There were many gasolene and some steam autos going out to the new track, which was considered a remarkable piece of engineering. It was in the shape of an octagon, and the turns were considered very safe. It was a five mile track, and to complete the race it would be necessary to make a hundred circuits.
Through scores of autos Tom and his friends threaded their way, the young inventor keeping a watchful eye on the various types of machine with which he would soon have to compete.
There were many kinds. Some were larger and some smaller than his. Many obviously carried very large batteries, but whether they had the speed or not was another question. Some, in spurts, seemed to Tom, to be fully as fast as his own, and he began to have some doubts whether he would win the race.
"But I'm not going to give up until the five hundredth mile is finished," he thought, grimly.
They were now in sight of the track, and noted many machines speeding around it.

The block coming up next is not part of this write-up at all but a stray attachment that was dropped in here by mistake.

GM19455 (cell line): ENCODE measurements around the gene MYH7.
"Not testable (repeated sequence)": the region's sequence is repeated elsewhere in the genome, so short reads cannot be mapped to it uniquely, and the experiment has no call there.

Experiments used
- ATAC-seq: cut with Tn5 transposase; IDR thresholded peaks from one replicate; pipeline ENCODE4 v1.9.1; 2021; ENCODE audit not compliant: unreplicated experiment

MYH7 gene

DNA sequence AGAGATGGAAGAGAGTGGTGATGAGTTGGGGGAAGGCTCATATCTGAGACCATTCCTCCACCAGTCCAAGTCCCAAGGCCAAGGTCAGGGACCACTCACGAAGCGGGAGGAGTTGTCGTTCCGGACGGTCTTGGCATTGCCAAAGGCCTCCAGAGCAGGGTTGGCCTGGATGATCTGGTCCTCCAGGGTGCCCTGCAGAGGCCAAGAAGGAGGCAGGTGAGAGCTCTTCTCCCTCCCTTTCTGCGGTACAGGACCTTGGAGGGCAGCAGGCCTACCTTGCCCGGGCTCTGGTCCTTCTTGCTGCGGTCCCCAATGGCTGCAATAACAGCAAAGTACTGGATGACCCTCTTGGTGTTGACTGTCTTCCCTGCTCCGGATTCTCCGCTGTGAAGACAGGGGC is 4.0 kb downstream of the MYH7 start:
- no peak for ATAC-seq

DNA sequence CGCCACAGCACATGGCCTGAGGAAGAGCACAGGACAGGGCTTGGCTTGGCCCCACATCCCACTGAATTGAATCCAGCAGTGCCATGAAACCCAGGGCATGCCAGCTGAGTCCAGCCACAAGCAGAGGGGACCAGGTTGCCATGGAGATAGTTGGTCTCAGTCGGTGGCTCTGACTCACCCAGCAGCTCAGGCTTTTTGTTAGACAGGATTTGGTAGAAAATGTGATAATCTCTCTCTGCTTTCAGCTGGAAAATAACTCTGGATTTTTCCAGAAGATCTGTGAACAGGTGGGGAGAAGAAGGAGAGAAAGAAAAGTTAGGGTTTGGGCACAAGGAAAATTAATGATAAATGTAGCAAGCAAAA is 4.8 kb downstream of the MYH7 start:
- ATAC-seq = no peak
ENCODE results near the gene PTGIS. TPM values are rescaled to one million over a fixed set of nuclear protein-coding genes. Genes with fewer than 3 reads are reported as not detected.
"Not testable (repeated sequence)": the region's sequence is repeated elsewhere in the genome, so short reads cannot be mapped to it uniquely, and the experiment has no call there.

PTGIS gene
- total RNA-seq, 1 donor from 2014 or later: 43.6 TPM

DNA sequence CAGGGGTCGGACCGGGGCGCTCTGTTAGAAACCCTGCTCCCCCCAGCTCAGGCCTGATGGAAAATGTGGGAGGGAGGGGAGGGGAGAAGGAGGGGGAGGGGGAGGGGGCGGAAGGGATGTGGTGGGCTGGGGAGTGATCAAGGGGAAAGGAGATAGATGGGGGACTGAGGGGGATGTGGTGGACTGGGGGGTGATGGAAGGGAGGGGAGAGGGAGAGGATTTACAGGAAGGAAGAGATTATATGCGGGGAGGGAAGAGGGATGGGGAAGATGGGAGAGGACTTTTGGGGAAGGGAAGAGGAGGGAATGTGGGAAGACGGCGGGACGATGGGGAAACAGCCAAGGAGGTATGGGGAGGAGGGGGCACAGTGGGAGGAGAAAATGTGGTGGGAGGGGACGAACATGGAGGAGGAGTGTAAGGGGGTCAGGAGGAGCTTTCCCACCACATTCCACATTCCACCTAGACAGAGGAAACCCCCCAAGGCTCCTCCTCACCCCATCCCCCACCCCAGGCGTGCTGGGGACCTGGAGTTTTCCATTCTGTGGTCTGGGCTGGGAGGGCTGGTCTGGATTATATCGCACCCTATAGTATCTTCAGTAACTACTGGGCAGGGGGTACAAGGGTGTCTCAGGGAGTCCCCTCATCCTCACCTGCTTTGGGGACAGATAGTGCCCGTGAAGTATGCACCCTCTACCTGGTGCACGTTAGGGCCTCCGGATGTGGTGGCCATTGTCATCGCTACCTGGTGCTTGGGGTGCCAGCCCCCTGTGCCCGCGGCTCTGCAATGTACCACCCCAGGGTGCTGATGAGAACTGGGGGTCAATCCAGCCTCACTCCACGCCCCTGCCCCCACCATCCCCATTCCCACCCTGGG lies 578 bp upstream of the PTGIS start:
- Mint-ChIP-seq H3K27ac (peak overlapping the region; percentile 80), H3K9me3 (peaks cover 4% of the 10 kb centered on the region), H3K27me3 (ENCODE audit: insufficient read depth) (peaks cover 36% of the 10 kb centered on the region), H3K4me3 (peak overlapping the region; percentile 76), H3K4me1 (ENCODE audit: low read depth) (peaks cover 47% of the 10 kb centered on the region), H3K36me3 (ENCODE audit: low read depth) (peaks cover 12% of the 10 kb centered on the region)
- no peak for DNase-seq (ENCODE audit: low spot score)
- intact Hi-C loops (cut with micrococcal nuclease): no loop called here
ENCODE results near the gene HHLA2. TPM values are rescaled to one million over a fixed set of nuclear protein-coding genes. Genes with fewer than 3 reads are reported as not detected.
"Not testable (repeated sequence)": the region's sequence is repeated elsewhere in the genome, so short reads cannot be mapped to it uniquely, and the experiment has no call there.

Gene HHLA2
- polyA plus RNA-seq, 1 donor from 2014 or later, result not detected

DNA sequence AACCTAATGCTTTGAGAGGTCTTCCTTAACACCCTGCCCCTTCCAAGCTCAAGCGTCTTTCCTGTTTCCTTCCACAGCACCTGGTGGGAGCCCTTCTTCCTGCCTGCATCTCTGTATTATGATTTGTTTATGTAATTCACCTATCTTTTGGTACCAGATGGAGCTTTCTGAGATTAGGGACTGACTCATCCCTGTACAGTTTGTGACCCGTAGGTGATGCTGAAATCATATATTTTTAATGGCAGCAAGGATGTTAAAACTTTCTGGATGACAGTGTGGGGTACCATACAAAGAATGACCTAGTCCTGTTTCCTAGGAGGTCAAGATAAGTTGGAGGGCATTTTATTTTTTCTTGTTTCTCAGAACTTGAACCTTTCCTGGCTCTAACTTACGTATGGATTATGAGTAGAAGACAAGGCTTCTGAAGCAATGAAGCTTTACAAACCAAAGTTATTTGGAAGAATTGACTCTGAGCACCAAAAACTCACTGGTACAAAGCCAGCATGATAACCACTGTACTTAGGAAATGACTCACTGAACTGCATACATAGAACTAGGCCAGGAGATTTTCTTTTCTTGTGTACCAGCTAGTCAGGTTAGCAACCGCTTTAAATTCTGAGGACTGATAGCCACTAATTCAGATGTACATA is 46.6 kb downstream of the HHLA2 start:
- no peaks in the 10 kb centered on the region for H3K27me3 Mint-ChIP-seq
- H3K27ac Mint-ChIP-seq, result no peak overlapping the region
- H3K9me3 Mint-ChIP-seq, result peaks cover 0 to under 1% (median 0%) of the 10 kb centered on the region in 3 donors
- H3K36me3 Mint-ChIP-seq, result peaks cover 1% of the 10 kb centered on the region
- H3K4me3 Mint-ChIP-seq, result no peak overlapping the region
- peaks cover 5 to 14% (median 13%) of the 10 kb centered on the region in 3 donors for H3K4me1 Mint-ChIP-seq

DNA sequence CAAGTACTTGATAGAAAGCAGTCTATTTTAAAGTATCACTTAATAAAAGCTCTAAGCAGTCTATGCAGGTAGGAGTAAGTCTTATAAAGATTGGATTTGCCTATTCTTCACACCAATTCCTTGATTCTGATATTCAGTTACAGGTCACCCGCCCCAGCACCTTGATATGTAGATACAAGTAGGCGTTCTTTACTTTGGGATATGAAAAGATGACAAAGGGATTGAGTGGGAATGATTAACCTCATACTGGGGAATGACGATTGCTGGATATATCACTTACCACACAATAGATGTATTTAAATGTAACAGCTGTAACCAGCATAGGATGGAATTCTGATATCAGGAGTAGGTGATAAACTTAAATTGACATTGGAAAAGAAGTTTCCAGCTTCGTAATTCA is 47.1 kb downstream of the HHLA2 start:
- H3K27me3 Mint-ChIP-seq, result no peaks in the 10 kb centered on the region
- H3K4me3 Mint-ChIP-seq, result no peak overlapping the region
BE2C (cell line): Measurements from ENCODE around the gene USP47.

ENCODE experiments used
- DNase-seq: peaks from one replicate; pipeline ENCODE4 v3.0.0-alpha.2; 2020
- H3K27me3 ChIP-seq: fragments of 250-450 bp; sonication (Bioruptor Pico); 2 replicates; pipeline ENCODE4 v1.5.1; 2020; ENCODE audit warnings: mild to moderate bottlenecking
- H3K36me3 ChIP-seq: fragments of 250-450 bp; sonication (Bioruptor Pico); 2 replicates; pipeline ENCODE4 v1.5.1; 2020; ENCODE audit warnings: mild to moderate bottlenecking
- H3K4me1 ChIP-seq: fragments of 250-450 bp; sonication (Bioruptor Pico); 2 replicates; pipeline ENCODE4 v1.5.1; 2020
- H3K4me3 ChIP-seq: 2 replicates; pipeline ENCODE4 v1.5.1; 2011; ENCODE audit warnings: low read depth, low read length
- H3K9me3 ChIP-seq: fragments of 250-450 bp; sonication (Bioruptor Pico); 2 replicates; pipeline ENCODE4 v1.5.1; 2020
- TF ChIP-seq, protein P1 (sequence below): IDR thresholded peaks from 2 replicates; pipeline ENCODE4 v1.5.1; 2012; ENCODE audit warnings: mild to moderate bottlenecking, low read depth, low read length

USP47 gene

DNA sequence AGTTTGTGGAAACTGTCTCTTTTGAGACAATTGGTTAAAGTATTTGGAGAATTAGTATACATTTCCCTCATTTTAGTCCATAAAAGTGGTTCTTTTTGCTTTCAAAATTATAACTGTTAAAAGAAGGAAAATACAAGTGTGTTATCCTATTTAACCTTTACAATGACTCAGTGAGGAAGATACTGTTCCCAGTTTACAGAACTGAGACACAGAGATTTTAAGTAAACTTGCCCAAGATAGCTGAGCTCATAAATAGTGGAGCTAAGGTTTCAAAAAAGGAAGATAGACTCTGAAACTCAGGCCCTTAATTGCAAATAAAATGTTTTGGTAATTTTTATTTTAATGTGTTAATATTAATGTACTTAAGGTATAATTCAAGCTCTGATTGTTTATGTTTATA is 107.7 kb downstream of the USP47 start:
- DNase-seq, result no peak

"Go on in and try your car, Tom," urged Mr. Sharp.
"Yes, do," added Mr. Damon. "Let's see how it travels."
"I will, after I notify the proper officials that I have arrived," decided the lad.
The formalities were soon complied with. Tom received his entry card, after paying the fee, made affidavit that he had completed the entire trip from home under his own power, save for the little stretch when the car was pulled, which did not count against him, and was soon ready to go on the track. Only electric cars were allowed there.
As the young inventor guided his latest effort in the machine line onto the big track there were murmurs of surprise from the throngs.
"That's a queer machine," said one.
"Yes, but it looks speedy," was another's opinion.
"There's the car for my money," added a third, pointing to a big red electric which was certainly whizzing around the track. Tom noted the red car. Behind it was a green one, also moving at a fast rate of speed.
"Those will be my nearest rivals," thought the lad, as he guided his car onto the track. A moment later he was sending the auto ahead at moderate speed, while the other contestants looked at the new arrival, as if trying to discover whether in it they would have a dangerous competitor.